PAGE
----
Lock & Davies
89 Goldsmiths Row
London E2 8QR
Speak to Martin (at Lock & Davis). This place is good for smaller work. Good prices
020 7684 7390
Simon Beaugié Picture Framers ltd
Manor Farm Workshops, Hamstreet Road,
Ashford Kent TN26 1NW
Affordable quality framers as they are based outside of London. Pick up the work from your studio and deliver it back once framed.
Kay Mounting Service
4c Athelstane Mews,
LONDON N4 3EH
Mounting onto aluminium and diasec (face mounting to Perspex). Only Kay Mounting and Spectrum can do this in the UK as far as I know.
020 7272 7799
G N Hughes Picture Framing
Rear of Vandguard Court
36-38 Peckham Road
London SE5 8QT
020 7703 3182
Pendragon Fine Art Framers
1-3 Yorkton Street
Shoreditch, London E2 8NH
020 7729 0608
19-23 White Lion Street
LONDON N1 9PD
High quality framers used by the bigger galleries
020 7812 1200
Autodesk today expanded its suite of free 3D tools by partnering with Circuits.io to launch an electronics design tool: 123D Circuits.
The program allows users to create virtual breadboard-based designs to build and experiment with circuits. A virtual Arduino board can be added to the design, and the code can be edited in a browser window and simulated. The code can also be edited collaboratively (“a Google Doc for electronics” Autodesk claims).
The program also provides hooks that allow users to have the virtual boards professionally manufactured.
This is an old post from Larry Jordan, FCP instructor
NOTE: This process changed since this was posted. See the update at the bottom. When working with PAL just use DV PAL settings in place of NTSC
Tom Porett, from the University of the Arts in Philadelphia, writes:
I enjoy your newsletter greatly – thanks very much.
I have a question about converting a 16:9 format to 4:3 in letterbox format (with bars). If there is an issue of the newsletter that has that info I’d appreciate it.
I am uploading work to Google video and they require 4:3 format only.
Larry replies: Yup, it can be done. In fact, I had a client this morning that needed to convert a DVCPro-50 16:9 sequence into a DV 4:3 video. Here’s how to do it.
1) Open the sequence you want to convert into the Timeline.
2) Choose File > Export > Quicktime movie.
3) In the Save As dialog, change Current Settings to “DV NTSC 48K” — if you are working with PAL video, you would select “DV PAL 48K”. Then, make sure that Make movie self-contained. is CHECKED.
4) The movie will export — and will take a while to do so, depending upon the length of the sequence you are exporting. Use this to rediscover the outdoors and sunshine. Look out a window, or something.
5) When the export is complete, change your Easy Setup to “DV NTSC” (or “DV PAL” depending upon where in the world you live).
6) Create a new project and import your newly exported QuickTime movie. Then, edit it to the Timeline.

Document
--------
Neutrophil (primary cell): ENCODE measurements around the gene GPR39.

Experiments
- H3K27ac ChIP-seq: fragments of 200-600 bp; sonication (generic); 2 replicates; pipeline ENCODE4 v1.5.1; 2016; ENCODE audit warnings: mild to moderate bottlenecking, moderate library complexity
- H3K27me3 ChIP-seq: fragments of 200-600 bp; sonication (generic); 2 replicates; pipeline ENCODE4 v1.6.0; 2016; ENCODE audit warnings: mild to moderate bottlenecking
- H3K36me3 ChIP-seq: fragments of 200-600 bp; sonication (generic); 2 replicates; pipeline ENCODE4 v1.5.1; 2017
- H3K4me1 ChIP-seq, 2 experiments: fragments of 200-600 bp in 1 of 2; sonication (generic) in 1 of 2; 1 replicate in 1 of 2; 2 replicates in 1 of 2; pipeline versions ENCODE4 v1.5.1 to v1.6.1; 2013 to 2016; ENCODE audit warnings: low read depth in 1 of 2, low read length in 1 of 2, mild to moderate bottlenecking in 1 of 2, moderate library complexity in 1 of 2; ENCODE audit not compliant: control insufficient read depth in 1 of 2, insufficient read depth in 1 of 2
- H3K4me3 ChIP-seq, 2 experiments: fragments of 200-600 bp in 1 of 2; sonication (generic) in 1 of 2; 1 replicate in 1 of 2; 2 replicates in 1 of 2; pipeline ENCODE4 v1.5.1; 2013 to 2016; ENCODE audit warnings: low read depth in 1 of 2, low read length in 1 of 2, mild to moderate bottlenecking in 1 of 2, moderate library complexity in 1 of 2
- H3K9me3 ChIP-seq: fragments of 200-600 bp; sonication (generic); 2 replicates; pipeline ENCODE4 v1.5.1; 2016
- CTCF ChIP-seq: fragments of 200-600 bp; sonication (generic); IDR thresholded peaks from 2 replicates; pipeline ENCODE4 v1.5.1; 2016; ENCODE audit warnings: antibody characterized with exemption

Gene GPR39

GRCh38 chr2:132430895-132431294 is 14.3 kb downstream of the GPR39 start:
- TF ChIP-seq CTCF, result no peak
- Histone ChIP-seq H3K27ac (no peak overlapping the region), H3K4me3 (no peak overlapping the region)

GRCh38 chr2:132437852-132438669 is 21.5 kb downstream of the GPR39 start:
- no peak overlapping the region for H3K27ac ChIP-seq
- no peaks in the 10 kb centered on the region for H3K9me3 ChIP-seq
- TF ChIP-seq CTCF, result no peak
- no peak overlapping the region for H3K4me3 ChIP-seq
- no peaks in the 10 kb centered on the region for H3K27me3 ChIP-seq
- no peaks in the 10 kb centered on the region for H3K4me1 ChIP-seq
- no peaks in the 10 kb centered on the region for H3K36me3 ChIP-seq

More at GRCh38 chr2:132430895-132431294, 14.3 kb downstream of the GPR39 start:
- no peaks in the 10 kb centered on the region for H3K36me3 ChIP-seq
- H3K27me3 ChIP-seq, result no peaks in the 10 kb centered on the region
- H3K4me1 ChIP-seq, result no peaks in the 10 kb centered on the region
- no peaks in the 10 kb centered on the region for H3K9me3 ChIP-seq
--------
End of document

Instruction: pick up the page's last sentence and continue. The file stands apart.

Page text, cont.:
Ta-DAH! Your 16:9 image format is retained, but Final Cut has now added black letter-boxing at the top and bottom of the image. You are now ready to output as a standard DV file.
The best part about this process is that no additional rendering is necessary; your file is ready to output as soon as you get it edited into a new sequence.
Fast and easy.
UPDATE – Jan. 2008
As Oren Hercz pointed out:
I just wanted to mention a minor problem I discovered with your “converting a 16:9 sequence to 4:3 video” article. I was following your instructions, using FCP 5.1.2, but when I exported my anamorphic sequence as “DV NTSC 48k” and then imported it into a NTSC DV timeline, I got a stretched image inside black bars (yuck!) I discovered that I had to export using “DV NTSC 48k anamorphic” setting to make it work. I don’t know if this is a change in FCP since you wrote that article, but I thought you might want to know.
Larry replies: You are correct. Apple has now made anamorphic video a specific menu choice in the application. If you are working with 16:9, then please select “anamorphic.”
This tutorial shows you how to enter data in an online spreadsheet to generate a set of placemarks in Google Earth and Maps. Google8217;s web-based, collaborative editing allows you and your team members to simultaneously enter data and instantly publish updates. Using this tool you could: showcase your organisation8217;s projects, programme sites or partners; map your offices, volunteers or resources; or visualise your data on local, regional or global scales.
Some of the new and improved features in Spreadsheet Mapper version 3 include:
Create 1000 placemarks 8211; add more if needed.
Six simplified balloon design templates 8211; add more if needed
Simplified publication process
Additional customisation options
Spreadsheet Mapper 3 uses Google Apps Scripts to help generate the KML placemarks and to provide useful tools. If you want to use the older Spreadsheet Mapper 2, which only uses spreadsheet formulas, but limits the number of placemarks and balloon templates, you can still access it here: Spreadsheet Mapper 2.0 tutorial
Spreadsheet Mapper is a powerful tool for mapping point locations. It starts with enough spreadsheet rows for 1,000 placemark points and provides a tool for adding additional rows. Adding more than a few thousand rows/points will slow down the spreadsheet mapper and produce a very large KML file, in which case you may want to look at other tools such as Google Fusion Tables.